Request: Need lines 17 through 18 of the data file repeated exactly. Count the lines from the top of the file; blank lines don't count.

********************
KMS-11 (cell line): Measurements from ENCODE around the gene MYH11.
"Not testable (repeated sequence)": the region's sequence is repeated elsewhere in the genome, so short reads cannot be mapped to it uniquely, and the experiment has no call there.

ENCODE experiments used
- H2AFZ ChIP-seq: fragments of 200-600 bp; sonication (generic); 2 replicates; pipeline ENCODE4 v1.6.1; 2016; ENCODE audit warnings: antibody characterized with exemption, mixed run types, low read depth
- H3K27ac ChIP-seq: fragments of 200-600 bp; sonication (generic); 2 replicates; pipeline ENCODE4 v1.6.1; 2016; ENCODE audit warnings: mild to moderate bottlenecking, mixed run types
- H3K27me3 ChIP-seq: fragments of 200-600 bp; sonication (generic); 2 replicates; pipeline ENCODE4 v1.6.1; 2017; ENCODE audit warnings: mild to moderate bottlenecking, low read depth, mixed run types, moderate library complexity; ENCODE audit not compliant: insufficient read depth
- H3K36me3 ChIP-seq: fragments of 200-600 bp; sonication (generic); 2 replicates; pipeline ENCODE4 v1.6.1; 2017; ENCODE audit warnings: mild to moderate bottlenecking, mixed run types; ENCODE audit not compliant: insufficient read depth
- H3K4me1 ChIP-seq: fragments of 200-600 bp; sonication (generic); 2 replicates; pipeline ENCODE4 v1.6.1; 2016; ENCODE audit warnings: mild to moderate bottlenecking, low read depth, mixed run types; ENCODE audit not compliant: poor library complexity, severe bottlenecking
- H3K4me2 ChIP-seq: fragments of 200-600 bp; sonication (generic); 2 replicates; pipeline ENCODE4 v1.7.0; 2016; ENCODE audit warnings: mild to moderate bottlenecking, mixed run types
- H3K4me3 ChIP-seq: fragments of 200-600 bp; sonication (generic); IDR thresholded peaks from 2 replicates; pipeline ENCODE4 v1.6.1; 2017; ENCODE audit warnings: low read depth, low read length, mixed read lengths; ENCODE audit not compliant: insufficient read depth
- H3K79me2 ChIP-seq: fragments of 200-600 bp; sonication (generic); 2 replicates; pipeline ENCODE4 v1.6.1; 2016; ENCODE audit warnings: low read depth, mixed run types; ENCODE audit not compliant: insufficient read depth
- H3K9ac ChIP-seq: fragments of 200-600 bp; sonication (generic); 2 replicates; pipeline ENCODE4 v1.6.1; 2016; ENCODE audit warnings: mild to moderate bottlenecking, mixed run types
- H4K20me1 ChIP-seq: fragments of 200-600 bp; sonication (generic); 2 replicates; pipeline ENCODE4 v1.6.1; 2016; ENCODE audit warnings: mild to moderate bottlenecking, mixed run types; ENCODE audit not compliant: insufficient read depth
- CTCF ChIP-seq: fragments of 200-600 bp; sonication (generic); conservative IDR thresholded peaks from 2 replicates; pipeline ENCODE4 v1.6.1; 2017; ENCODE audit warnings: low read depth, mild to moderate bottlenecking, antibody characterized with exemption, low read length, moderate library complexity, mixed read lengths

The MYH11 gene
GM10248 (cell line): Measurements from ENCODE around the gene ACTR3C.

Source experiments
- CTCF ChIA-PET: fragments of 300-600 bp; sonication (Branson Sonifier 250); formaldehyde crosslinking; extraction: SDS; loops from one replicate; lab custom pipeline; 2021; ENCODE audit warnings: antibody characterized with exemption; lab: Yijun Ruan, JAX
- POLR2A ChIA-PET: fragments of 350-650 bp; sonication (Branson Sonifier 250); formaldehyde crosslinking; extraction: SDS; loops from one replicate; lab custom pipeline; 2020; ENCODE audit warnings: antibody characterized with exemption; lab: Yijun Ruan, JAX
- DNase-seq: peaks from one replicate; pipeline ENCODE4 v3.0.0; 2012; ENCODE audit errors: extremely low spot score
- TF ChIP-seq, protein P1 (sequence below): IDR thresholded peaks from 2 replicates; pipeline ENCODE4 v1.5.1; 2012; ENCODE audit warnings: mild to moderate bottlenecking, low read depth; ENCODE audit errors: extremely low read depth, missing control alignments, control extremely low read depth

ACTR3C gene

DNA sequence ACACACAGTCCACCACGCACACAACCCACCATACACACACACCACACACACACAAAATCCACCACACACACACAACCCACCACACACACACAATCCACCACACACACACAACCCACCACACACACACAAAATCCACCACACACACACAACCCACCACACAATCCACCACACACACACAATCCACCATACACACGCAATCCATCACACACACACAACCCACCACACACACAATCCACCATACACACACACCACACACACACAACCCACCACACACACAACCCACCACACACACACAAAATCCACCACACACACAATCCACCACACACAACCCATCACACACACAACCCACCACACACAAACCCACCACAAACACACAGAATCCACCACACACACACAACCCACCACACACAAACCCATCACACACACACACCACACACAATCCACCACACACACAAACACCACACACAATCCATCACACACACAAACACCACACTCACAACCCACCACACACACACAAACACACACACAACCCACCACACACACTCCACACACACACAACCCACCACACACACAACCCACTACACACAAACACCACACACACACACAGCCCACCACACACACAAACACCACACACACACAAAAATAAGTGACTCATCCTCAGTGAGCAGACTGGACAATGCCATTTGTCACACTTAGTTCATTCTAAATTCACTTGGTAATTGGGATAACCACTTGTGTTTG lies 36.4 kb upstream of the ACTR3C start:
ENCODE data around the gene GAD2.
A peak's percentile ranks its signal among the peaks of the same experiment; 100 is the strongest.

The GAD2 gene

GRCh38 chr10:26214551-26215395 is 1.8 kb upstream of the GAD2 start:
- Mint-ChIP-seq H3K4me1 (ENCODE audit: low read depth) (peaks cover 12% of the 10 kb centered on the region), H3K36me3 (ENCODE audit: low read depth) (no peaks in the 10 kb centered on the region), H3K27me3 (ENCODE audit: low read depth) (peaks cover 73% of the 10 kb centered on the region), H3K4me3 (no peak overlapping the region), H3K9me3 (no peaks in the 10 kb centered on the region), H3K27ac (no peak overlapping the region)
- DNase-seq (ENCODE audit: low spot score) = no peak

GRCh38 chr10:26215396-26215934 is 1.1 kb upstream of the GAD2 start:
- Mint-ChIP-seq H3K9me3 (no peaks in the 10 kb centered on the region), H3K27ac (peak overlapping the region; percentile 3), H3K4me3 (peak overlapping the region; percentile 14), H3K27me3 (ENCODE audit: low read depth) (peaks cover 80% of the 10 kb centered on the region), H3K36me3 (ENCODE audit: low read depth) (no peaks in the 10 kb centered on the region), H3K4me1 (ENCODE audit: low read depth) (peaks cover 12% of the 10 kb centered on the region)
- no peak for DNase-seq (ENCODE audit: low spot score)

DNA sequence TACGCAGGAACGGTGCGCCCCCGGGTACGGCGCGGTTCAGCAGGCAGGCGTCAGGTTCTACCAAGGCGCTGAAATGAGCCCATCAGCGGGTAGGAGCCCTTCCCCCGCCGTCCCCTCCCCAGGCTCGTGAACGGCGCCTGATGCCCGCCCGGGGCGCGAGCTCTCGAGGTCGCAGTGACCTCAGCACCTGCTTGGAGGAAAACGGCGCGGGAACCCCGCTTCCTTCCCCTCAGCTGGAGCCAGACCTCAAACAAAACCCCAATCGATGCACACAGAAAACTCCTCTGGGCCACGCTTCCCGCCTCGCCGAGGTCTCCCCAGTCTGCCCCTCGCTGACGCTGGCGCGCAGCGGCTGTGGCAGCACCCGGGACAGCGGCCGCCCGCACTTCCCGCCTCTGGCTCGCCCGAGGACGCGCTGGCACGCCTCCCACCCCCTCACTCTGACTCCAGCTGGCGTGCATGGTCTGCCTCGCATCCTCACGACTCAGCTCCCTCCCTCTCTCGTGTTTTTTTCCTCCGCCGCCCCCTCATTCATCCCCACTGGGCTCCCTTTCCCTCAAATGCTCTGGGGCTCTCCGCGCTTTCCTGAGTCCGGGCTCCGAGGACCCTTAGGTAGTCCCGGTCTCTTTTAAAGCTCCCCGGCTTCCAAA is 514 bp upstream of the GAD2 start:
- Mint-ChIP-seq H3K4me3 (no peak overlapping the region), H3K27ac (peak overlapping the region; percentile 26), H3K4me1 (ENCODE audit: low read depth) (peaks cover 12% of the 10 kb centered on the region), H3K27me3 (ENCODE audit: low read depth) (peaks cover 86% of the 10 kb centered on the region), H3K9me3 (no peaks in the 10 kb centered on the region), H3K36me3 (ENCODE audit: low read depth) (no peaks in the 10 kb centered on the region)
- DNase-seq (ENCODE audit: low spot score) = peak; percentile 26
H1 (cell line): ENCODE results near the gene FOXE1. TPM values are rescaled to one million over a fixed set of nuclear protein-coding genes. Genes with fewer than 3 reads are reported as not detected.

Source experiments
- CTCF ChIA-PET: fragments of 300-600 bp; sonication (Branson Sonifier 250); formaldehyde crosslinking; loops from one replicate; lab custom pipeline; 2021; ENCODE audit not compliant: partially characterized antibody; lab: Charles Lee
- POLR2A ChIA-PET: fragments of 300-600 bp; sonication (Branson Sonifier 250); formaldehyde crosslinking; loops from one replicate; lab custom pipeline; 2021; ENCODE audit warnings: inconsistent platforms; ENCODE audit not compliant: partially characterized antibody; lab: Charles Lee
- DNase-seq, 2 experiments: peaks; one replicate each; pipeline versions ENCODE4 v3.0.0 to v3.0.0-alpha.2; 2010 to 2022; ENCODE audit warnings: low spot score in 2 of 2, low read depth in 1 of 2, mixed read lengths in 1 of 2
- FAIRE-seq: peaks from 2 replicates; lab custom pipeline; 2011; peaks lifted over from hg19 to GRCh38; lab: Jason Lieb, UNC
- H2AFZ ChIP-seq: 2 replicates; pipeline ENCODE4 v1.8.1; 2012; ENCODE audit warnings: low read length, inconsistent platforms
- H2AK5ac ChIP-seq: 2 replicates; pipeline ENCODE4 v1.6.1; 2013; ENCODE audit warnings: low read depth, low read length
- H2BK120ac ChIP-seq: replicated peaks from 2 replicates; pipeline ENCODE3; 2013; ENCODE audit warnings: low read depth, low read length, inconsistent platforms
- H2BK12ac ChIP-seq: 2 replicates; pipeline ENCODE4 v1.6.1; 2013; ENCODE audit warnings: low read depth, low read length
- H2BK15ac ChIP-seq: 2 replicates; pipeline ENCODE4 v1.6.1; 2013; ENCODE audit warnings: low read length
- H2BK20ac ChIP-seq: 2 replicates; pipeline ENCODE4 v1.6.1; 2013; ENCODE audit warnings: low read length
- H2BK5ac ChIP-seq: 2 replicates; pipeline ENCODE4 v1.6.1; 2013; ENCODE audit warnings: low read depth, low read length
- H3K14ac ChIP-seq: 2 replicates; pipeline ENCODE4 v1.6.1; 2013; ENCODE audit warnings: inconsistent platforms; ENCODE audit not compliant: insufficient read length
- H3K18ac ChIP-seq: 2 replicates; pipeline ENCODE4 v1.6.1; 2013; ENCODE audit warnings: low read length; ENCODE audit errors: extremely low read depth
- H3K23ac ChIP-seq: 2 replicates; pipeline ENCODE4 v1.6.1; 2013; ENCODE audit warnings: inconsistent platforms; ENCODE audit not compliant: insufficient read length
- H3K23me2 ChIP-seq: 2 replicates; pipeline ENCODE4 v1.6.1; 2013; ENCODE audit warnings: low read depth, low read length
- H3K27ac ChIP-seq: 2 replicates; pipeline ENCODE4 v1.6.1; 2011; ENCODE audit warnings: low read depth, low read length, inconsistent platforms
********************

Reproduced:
Source experiments
- CTCF ChIA-PET: fragments of 300-600 bp; sonication (Branson Sonifier 250); formaldehyde crosslinking; extraction: SDS; loops from one replicate; lab custom pipeline; 2021; ENCODE audit warnings: antibody characterized with exemption; lab: Yijun Ruan, JAX